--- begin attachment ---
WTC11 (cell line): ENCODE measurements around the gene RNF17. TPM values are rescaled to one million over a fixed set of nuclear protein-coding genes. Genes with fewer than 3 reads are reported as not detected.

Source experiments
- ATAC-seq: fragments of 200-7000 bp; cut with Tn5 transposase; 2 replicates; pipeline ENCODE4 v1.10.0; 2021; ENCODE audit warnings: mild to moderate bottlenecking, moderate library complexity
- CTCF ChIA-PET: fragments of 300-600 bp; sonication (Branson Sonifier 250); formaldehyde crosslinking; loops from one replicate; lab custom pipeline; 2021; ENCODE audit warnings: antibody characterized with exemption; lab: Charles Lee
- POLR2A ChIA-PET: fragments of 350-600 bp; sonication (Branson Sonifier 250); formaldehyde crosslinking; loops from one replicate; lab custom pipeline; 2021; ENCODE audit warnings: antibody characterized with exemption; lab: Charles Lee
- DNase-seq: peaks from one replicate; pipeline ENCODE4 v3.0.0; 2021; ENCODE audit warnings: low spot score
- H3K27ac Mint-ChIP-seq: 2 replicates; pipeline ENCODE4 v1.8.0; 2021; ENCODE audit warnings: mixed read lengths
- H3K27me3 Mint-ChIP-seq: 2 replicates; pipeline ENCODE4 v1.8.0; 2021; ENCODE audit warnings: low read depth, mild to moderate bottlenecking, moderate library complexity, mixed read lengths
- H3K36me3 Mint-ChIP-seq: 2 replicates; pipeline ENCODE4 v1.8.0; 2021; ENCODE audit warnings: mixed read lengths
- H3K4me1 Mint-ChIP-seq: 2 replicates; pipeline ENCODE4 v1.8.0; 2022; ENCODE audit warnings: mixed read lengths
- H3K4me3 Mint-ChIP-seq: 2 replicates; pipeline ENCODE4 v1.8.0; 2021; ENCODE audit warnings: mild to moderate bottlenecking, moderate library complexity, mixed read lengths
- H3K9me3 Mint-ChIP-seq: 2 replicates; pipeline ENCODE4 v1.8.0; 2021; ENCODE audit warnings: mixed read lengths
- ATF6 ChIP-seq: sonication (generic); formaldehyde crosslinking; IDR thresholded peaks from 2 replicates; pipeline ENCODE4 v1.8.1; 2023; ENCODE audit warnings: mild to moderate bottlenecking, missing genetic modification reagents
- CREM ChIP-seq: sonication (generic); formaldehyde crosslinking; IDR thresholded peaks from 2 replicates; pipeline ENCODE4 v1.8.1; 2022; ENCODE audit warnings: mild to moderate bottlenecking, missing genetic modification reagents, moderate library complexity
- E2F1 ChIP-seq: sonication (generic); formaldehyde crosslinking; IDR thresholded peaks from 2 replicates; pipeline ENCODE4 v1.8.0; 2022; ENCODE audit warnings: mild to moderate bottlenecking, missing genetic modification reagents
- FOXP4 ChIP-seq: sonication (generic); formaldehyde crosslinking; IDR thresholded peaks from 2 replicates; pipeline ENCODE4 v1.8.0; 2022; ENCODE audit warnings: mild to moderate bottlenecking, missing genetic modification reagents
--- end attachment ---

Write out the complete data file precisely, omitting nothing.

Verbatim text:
WTC11 (cell line): ENCODE measurements around the gene RNF17. TPM values are rescaled to one million over a fixed set of nuclear protein-coding genes. Genes with fewer than 3 reads are reported as not detected.

Source experiments
- ATAC-seq: fragments of 200-7000 bp; cut with Tn5 transposase; 2 replicates; pipeline ENCODE4 v1.10.0; 2021; ENCODE audit warnings: mild to moderate bottlenecking, moderate library complexity
- CTCF ChIA-PET: fragments of 300-600 bp; sonication (Branson Sonifier 250); formaldehyde crosslinking; loops from one replicate; lab custom pipeline; 2021; ENCODE audit warnings: antibody characterized with exemption; lab: Charles Lee
- POLR2A ChIA-PET: fragments of 350-600 bp; sonication (Branson Sonifier 250); formaldehyde crosslinking; loops from one replicate; lab custom pipeline; 2021; ENCODE audit warnings: antibody characterized with exemption; lab: Charles Lee
- DNase-seq: peaks from one replicate; pipeline ENCODE4 v3.0.0; 2021; ENCODE audit warnings: low spot score
- H3K27ac Mint-ChIP-seq: 2 replicates; pipeline ENCODE4 v1.8.0; 2021; ENCODE audit warnings: mixed read lengths
- H3K27me3 Mint-ChIP-seq: 2 replicates; pipeline ENCODE4 v1.8.0; 2021; ENCODE audit warnings: low read depth, mild to moderate bottlenecking, moderate library complexity, mixed read lengths
- H3K36me3 Mint-ChIP-seq: 2 replicates; pipeline ENCODE4 v1.8.0; 2021; ENCODE audit warnings: mixed read lengths
- H3K4me1 Mint-ChIP-seq: 2 replicates; pipeline ENCODE4 v1.8.0; 2022; ENCODE audit warnings: mixed read lengths
- H3K4me3 Mint-ChIP-seq: 2 replicates; pipeline ENCODE4 v1.8.0; 2021; ENCODE audit warnings: mild to moderate bottlenecking, moderate library complexity, mixed read lengths
- H3K9me3 Mint-ChIP-seq: 2 replicates; pipeline ENCODE4 v1.8.0; 2021; ENCODE audit warnings: mixed read lengths
- ATF6 ChIP-seq: sonication (generic); formaldehyde crosslinking; IDR thresholded peaks from 2 replicates; pipeline ENCODE4 v1.8.1; 2023; ENCODE audit warnings: mild to moderate bottlenecking, missing genetic modification reagents
- CREM ChIP-seq: sonication (generic); formaldehyde crosslinking; IDR thresholded peaks from 2 replicates; pipeline ENCODE4 v1.8.1; 2022; ENCODE audit warnings: mild to moderate bottlenecking, missing genetic modification reagents, moderate library complexity
- E2F1 ChIP-seq: sonication (generic); formaldehyde crosslinking; IDR thresholded peaks from 2 replicates; pipeline ENCODE4 v1.8.0; 2022; ENCODE audit warnings: mild to moderate bottlenecking, missing genetic modification reagents
- FOXP4 ChIP-seq: sonication (generic); formaldehyde crosslinking; IDR thresholded peaks from 2 replicates; pipeline ENCODE4 v1.8.0; 2022; ENCODE audit warnings: mild to moderate bottlenecking, missing genetic modification reagents